Metro asked six Van­cou­ver coun­cil can­di­dates to pen the rea­sons why you should vote for them in Saturday’s civic by­elec­tion. Some re­sponses were trimmed for length. Please check out the can­di­dates’ full text at metronews.ca/van­cou­ver.

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Van­cou­ver coun­cil by­elec­tion can­di­dates on why they de­serve your vote

Judy Graves, One City

The city needs class col­lab­o­ra­tion, not class war. When I was born back in 1949, I lived with my par­ents in a sin­gle attic room they rented, but not for long. Be­cause my father had fought in WWII, we qual­i­fied for a newly built two-bed­room house. It was veter­ans’ hous­ing, built by the Cana­dian gov­ern­ment.

At the time, elected of­fi­cials scram­bled to help that gen­er­a­tion find se­cure, de­cent hous­ing.

Van­cou­ver city coun­cil could be scram­bling to solve this gen­er­a­tion’s hous­ing cri­sis, too. It hasn’t.

Av­er­age one-bed­room rentals are now $2,000 a month, home­less­ness has dou­bled, se­niors are ter­ri­fied of be­ing reno-victed, young fam­i­lies are flee­ing to the sub­urbs and be­yond. This is a prob­lem from the West End to Mar­pole, and Ren­frew Heights to West Point Grey.

It doesn’t have to be this way. But fix­ing hous­ing will take courage and com­mon sense. As a long-time city staffer (I am now re­tired), I un­der­stand how real change hap­pens: though build­ing re­la­tion­ships, and im­ple­ment­ing achiev­able so­lu­tions.

Sim­ply put, we will build thou­sands of new rental apart­ments in Van­cou­ver, on land the city al­ready owns. To pay for it, I plan to put a sur­tax on the top five per cent of Van­cou­ver’s most ex­pen­sive homes.

I raised my daugh­ter in rentals in this city; she and her young fam­ily have left be­cause gov­ern­ments are not scram­bling for her the way they did for my own par­ents. It’s time to build a Van­cou­ver for ev­ery­one.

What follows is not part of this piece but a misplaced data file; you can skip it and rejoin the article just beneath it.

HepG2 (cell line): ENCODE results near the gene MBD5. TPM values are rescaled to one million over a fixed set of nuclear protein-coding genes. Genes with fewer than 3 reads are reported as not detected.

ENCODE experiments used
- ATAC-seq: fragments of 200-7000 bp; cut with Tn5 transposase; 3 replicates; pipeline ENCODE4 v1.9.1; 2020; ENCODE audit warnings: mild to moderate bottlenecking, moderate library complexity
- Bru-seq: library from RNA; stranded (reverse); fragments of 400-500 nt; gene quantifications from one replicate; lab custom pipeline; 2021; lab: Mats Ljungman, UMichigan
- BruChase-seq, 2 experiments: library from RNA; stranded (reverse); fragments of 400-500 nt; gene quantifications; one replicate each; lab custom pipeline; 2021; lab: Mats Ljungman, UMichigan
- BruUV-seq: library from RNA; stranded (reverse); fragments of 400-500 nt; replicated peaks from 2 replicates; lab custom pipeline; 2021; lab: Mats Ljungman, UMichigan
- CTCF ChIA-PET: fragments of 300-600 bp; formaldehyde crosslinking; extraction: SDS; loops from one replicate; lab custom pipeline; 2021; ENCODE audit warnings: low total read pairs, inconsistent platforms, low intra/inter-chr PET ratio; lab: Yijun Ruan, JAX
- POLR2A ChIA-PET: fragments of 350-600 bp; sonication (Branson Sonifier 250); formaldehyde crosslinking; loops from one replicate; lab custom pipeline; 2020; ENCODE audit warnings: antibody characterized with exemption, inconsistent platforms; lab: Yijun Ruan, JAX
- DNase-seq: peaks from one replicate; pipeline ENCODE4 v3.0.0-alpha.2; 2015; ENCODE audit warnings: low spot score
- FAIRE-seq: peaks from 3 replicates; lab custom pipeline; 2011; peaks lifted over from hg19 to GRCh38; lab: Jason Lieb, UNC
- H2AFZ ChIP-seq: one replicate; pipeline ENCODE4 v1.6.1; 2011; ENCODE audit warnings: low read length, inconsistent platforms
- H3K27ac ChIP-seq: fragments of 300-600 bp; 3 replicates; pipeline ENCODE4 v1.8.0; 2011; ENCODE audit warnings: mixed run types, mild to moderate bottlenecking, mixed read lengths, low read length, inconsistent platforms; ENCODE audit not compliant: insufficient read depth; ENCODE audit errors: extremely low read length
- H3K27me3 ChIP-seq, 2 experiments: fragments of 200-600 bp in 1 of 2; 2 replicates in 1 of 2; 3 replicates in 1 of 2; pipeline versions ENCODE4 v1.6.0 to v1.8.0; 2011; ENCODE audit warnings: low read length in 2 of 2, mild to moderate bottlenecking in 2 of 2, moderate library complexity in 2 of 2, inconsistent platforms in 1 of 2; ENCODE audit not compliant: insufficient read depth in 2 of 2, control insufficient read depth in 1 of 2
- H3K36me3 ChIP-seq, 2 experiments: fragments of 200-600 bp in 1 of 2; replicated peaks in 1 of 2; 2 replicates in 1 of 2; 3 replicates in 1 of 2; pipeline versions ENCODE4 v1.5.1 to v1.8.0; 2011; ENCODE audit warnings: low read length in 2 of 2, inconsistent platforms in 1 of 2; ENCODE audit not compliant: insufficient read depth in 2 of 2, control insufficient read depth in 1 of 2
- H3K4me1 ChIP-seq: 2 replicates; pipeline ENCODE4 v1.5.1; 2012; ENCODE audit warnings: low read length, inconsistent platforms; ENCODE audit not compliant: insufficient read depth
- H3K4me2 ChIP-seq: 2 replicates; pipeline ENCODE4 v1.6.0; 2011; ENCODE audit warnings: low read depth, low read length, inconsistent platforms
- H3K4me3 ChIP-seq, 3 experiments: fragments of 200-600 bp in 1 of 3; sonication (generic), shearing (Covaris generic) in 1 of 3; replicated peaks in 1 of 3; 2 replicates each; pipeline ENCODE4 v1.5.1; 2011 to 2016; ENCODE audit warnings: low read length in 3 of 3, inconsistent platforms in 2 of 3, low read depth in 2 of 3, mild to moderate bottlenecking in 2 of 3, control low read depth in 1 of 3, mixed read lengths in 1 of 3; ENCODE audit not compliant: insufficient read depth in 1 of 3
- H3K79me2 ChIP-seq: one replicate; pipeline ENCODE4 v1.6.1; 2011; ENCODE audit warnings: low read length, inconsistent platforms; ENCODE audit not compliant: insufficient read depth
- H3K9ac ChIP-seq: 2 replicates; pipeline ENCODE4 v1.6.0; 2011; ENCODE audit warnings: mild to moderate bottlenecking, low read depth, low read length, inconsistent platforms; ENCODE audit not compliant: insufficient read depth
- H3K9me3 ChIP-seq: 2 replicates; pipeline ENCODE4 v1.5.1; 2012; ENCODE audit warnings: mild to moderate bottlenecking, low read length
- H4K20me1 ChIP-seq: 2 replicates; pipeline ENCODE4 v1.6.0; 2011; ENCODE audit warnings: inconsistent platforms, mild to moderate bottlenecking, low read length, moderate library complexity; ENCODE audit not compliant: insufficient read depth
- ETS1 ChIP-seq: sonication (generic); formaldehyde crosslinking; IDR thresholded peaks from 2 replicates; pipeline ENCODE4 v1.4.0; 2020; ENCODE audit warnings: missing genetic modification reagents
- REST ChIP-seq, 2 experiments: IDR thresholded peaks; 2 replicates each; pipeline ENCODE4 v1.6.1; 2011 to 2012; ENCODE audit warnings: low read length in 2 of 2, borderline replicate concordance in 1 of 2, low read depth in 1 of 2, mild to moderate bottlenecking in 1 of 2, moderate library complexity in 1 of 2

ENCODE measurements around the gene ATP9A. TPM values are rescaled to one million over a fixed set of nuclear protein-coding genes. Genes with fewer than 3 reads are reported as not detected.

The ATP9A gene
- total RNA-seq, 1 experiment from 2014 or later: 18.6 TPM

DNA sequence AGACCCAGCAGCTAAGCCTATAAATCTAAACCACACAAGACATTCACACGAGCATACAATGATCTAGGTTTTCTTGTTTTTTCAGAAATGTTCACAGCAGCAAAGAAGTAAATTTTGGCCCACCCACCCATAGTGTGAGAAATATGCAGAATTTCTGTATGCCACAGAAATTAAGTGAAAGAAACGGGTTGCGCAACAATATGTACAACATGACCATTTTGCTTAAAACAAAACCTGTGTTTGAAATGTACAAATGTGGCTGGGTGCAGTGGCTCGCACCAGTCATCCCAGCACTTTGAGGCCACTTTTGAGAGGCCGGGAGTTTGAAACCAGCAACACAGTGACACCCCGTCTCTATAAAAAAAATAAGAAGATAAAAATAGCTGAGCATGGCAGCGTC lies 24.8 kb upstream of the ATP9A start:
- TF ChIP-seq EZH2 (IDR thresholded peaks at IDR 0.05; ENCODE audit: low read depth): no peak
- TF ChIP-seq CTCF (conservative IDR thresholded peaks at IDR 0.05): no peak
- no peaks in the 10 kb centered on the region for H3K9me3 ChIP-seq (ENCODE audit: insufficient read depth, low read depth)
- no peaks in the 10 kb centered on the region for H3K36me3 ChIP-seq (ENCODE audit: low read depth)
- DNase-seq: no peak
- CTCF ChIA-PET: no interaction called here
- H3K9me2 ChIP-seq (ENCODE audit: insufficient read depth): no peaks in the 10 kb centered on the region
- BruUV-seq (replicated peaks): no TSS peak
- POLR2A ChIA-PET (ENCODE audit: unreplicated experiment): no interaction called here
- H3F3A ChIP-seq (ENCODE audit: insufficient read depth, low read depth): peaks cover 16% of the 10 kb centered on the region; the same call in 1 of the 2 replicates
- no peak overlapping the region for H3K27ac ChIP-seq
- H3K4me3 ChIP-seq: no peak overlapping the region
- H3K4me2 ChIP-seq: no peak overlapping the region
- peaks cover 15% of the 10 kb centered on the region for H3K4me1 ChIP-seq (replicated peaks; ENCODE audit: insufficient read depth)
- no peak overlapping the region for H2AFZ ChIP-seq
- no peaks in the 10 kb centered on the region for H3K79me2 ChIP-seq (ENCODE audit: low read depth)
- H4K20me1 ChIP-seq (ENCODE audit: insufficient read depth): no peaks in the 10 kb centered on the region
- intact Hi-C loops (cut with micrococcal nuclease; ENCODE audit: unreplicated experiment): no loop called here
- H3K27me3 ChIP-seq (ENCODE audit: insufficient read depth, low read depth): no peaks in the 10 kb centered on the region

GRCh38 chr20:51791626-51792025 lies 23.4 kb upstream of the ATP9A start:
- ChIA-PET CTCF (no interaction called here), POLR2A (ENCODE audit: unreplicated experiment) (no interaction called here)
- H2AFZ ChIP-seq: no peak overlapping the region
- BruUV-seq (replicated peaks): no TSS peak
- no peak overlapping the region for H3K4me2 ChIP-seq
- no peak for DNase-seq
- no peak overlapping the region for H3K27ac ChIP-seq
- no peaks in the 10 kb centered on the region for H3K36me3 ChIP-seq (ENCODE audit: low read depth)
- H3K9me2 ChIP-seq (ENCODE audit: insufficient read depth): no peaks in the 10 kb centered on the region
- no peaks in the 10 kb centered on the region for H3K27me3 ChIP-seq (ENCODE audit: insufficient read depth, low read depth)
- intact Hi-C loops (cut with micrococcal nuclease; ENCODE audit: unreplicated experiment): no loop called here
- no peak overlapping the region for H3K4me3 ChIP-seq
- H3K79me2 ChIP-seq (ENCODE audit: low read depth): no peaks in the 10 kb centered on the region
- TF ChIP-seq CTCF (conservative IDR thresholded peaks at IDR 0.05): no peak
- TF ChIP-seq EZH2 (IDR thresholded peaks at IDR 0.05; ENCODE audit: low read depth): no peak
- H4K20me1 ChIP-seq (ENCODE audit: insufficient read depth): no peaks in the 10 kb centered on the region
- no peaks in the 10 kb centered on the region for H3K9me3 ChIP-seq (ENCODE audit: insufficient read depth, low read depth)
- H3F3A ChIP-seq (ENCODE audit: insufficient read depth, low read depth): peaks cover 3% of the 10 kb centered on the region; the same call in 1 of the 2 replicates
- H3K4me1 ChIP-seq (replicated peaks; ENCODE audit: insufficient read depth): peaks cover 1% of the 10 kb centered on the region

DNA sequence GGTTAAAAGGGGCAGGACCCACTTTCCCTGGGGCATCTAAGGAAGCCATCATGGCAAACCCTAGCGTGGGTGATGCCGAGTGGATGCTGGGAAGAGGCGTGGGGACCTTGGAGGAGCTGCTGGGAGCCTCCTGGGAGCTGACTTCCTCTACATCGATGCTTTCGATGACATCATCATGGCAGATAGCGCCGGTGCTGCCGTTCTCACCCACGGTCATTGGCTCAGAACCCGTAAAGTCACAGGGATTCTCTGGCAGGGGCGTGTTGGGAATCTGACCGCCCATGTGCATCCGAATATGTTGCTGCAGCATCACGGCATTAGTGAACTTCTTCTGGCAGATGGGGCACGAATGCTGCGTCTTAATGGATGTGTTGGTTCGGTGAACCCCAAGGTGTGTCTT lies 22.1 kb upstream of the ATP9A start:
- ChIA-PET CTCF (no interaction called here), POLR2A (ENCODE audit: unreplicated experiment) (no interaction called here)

Hector Brem­ner, Non-Par­ti­san As­so­ci­a­tion

Our abil­ity to live in this city, to have our kids live in this city, is in real jeop­ardy and we need to come to­gether to solve this hous­ing cri­sis. For the past nine years, this gov­ern­ment has avoided mak­ing tough de­ci­sions on hous­ing and you can see the re­sults on the DTES and in house and rental prices at ev­ery level across our city. Ev­ery month that goes by with­out ad­dress­ing this prob­lem to­gether is a month in which we dig deeper into this hole.

Other can­di­dates in this race are talk­ing about back­ward­look­ing so­lu­tions on the hous­ing cri­sis while they ig­nore our sup­ply cri­sis. They talk about rent con­trols, taxes or base­ment suites and ship­ping con­tain­ers to house peo­ple. They are also pit­ting rich against poor, renter against owner. They are ac­tu­ally mak­ing the sup­ply cri­sis worse. The re­al­ity is more than 30,000 peo­ple move here ev­ery year. We would have to build hous­ing equiv­a­lent to the size of Kil­lar­ney neigh­bour­hood ev­ery five years just to keep up with that de­mand, let alone im­prove the price and rental cri­sis.

That is the scale of hous­ing sup­ply we need to be adding to our city; I want to do this in a way that brings us to­gether to build all the types of hous­ing we need. I want to put away the blam­ing, di­vi­sion and point­ing fin­gers and in­stead fig­ure out how we do this.

Make a plan to vote this Saturday, and bring a friend to the polls, too.

Mary Jean Duns­don, In­de­pen­dent

I’m run­ning for city coun­cil to be a fresh voice for the peo­ple and ideas cur­rently be­ing ig­nored at city hall.

I am a small busi­ness owner who runs The Licorice Par­lour, which has two store­fronts in the city. I love Van­cou­ver, and I want our city to be as fun, healthy and beau­ti­ful as it can be!

To make it eas­ier to get around town, I want to end Van­cou­ver’s ban on rideshar­ing apps, and even ex­plore cre­at­ing our own lo­cal ride-share sys­tem, much like Ed­mon­ton’s suc­cess­ful Tap­p­car pro­gram.

I also want to give out more taxi li­censes, some­thing cur­rent city coun­cil has re­fused to do. Fur­ther, I be­lieve Van­cou­ver should look into of­fer­ing some free lo­cal bus ser­vice to se­lected parts of the city.

I want to help solve the deadly over­dose cri­sis, which is killing good peo­ple in our city ev­ery sin­gle day. We need free sta­tions and maybe a mo­bile van where any­one can get street drugs tested for po­tency, purity and the pres­ence of fen­tanyl.